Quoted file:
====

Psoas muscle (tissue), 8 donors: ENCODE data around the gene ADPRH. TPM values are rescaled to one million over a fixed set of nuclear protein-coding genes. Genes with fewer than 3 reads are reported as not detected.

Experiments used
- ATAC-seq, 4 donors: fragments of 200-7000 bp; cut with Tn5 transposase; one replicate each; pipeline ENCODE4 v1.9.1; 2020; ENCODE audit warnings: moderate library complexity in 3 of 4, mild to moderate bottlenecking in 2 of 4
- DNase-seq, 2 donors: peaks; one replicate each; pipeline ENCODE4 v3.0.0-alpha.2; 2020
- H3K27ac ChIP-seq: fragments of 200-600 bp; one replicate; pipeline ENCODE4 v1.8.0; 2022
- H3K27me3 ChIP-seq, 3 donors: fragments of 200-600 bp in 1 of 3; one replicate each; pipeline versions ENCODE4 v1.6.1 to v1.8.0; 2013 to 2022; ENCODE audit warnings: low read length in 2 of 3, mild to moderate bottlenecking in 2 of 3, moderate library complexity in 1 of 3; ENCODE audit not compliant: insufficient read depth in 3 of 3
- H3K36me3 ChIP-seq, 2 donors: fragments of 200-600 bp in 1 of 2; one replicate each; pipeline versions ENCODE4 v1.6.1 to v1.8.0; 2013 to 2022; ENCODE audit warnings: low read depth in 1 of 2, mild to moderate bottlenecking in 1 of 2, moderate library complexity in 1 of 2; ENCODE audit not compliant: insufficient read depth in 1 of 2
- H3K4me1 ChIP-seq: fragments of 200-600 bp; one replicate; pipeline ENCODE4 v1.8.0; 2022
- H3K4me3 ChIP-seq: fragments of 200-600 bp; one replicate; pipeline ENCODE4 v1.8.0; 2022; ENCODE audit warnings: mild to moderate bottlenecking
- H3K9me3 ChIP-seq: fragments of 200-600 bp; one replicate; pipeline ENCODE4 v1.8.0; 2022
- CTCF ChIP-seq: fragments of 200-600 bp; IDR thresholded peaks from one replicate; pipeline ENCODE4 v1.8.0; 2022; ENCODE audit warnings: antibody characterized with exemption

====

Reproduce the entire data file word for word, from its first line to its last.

Psoas muscle (tissue), 8 donors: ENCODE data around the gene ADPRH. TPM values are rescaled to one million over a fixed set of nuclear protein-coding genes. Genes with fewer than 3 reads are reported as not detected.

Experiments used
- ATAC-seq, 4 donors: fragments of 200-7000 bp; cut with Tn5 transposase; one replicate each; pipeline ENCODE4 v1.9.1; 2020; ENCODE audit warnings: moderate library complexity in 3 of 4, mild to moderate bottlenecking in 2 of 4
- DNase-seq, 2 donors: peaks; one replicate each; pipeline ENCODE4 v3.0.0-alpha.2; 2020
- H3K27ac ChIP-seq: fragments of 200-600 bp; one replicate; pipeline ENCODE4 v1.8.0; 2022
- H3K27me3 ChIP-seq, 3 donors: fragments of 200-600 bp in 1 of 3; one replicate each; pipeline versions ENCODE4 v1.6.1 to v1.8.0; 2013 to 2022; ENCODE audit warnings: low read length in 2 of 3, mild to moderate bottlenecking in 2 of 3, moderate library complexity in 1 of 3; ENCODE audit not compliant: insufficient read depth in 3 of 3
- H3K36me3 ChIP-seq, 2 donors: fragments of 200-600 bp in 1 of 2; one replicate each; pipeline versions ENCODE4 v1.6.1 to v1.8.0; 2013 to 2022; ENCODE audit warnings: low read depth in 1 of 2, mild to moderate bottlenecking in 1 of 2, moderate library complexity in 1 of 2; ENCODE audit not compliant: insufficient read depth in 1 of 2
- H3K4me1 ChIP-seq: fragments of 200-600 bp; one replicate; pipeline ENCODE4 v1.8.0; 2022
- H3K4me3 ChIP-seq: fragments of 200-600 bp; one replicate; pipeline ENCODE4 v1.8.0; 2022; ENCODE audit warnings: mild to moderate bottlenecking
- H3K9me3 ChIP-seq: fragments of 200-600 bp; one replicate; pipeline ENCODE4 v1.8.0; 2022
- CTCF ChIP-seq: fragments of 200-600 bp; IDR thresholded peaks from one replicate; pipeline ENCODE4 v1.8.0; 2022; ENCODE audit warnings: antibody characterized with exemption